Finally we set Mail Exchange records to indicate to email providers that we do not receive email. Some email providers use this as a proxy for if a domain should be sending emails. Due to the way discovery of mail servers works, we set an empty MX record to account for cases where the domain may still have A or AAAA records.

To do this we set a null MX record with a priority of 0 MX 0 .. This would then need to be published on the domain and all subdomains.

Enter domain-park

Doing all of the above can be a lot of work even for just your active domains. If you have hundreds of domains this becomes a huge task for minor gain. There are of course ways to automate this especially if you are already managing your DNS infrastructure as code using tools like terraform. However this still may cost a fair amount of time and money to implement.

Since all these domains will require name servers in order to provide these records, why not create a name server that can handle records for all domains?

This is the exact conclusion I came to and why I created domain-park, a DNS Name Server that implements the above best practices for any domain pointed at it. The server itself is implemented in Python and is available for install via PyPi. The source is available on GitHub.

Public Name Servers

In order to make domain-park as accessible as possible I have created which has public name servers that anyone can use. To use these you will need to set the name servers for your domain to at at least one of the following:

It may take up to 48 hours for the changes to take effect as a result of the default caching of records. There is no other configuration required! To confirm the domain is protected you can use checkdmarc which will analyse your domain using public DNS servers. If you wish to test an actual spoofing attempt you can use a tool like emkei's mailer to send an email to yourself from your now protected domain.

Risks, Caveats, and Notes

Depending on the technical maturity and risk tolerance of you or your organisation you may want to avoid using these public name servers. To make life easier below are risks and caveats that you may want to consider beforehand.

By setting the name servers for your domain to my name server, you are giving me almost complete control of your domain. Whilst I cannot steal the domain from you, I am able to set whatever DNS records I want and could use your domain for other purposes. Depending on your risk appetite you may wish to not use the public service, or you may wish to have other monitoring in place to detect if I have attempted to use your domains for anything other than parking them securely.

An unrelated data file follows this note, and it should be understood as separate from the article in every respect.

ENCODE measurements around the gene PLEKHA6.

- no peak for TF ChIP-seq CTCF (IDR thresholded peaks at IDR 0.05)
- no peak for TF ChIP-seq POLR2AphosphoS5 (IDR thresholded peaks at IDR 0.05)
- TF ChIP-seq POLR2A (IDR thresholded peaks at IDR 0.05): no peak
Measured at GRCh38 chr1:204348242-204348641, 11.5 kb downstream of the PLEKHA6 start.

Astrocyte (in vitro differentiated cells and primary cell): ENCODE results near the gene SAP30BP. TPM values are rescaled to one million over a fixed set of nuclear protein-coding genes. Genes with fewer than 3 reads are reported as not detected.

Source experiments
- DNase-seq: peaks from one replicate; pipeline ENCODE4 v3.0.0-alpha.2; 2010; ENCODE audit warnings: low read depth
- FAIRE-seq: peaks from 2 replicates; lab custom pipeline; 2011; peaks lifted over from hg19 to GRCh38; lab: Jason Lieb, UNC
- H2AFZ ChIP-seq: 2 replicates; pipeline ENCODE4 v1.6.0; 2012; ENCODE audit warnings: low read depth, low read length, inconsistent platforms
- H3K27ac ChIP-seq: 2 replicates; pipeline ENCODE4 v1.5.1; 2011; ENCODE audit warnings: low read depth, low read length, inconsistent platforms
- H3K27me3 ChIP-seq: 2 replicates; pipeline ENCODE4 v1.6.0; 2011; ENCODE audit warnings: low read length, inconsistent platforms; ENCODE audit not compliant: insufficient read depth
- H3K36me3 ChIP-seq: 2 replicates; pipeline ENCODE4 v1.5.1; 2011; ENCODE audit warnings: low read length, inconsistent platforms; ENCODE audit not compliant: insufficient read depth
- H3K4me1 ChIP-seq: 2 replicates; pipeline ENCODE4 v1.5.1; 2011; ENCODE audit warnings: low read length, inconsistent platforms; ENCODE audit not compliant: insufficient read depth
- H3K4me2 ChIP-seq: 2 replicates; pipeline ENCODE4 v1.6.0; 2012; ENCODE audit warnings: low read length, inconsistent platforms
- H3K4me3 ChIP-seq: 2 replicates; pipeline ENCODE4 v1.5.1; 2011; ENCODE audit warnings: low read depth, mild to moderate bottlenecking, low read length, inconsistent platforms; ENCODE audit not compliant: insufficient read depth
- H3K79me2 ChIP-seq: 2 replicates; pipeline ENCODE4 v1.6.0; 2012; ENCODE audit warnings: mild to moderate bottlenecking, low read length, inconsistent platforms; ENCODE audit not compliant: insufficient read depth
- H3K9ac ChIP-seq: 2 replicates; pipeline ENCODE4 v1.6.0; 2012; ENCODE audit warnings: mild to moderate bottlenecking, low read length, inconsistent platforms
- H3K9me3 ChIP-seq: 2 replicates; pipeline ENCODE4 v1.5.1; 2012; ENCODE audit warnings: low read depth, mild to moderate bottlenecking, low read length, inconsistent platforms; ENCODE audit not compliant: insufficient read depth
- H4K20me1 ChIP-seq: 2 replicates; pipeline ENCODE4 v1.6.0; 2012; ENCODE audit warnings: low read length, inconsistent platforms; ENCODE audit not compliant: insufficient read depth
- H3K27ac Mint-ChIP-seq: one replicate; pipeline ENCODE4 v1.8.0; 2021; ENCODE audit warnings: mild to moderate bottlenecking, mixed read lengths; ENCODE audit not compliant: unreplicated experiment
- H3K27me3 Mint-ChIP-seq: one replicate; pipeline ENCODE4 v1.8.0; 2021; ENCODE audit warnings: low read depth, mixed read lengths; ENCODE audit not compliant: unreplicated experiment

At the time of writing, the technical maturity of my own services is pretty low. Although I am taking as much care as I can, the service may be prone to downtime or in a worst case scenario the server may be compromised and your domains would be hijacked.

By setting your name servers to a domain-park instance, you will render the domain inoperable. You will not be able to use it for any email (including receiving email), nor will you be able to place any website on it. Due to caching your domain may be affected up to 48 hours after you stop use of domain-park.

In order to operate the service I may keep logs of DNS queries made to the public servers and thus would be aware of any domains that you have pointed to my servers.

In the future I may collect DMARC aggregate reports. I do not intend to collect forensic reports in case these contain any sensitive data. It's worth noting that most email providers no longer send out forensic reports.

If your organisation is interested in using the public servers but have concerns you would like to discuss in private, you can find me on LinkedIn or send an email to info (at)

The Future

Despite the many hours spent bringing domain-park and to life, this is is just the beginning of the journey. What I've released today is very much a minimum viable product, and any continuing work is going to depend on the world finding it useful. On top of general software and documentation improvements, I hope to be able to leverage widespread use of the public name servers to provide intelligence on email abuse that can be shared and used to proactively prevent email abuse.

This has been a pretty deeply technical topic, so thank you for making it this far. If you have any questions, feedback, or concerns you can find me on LinkedIn or send an email to info (at)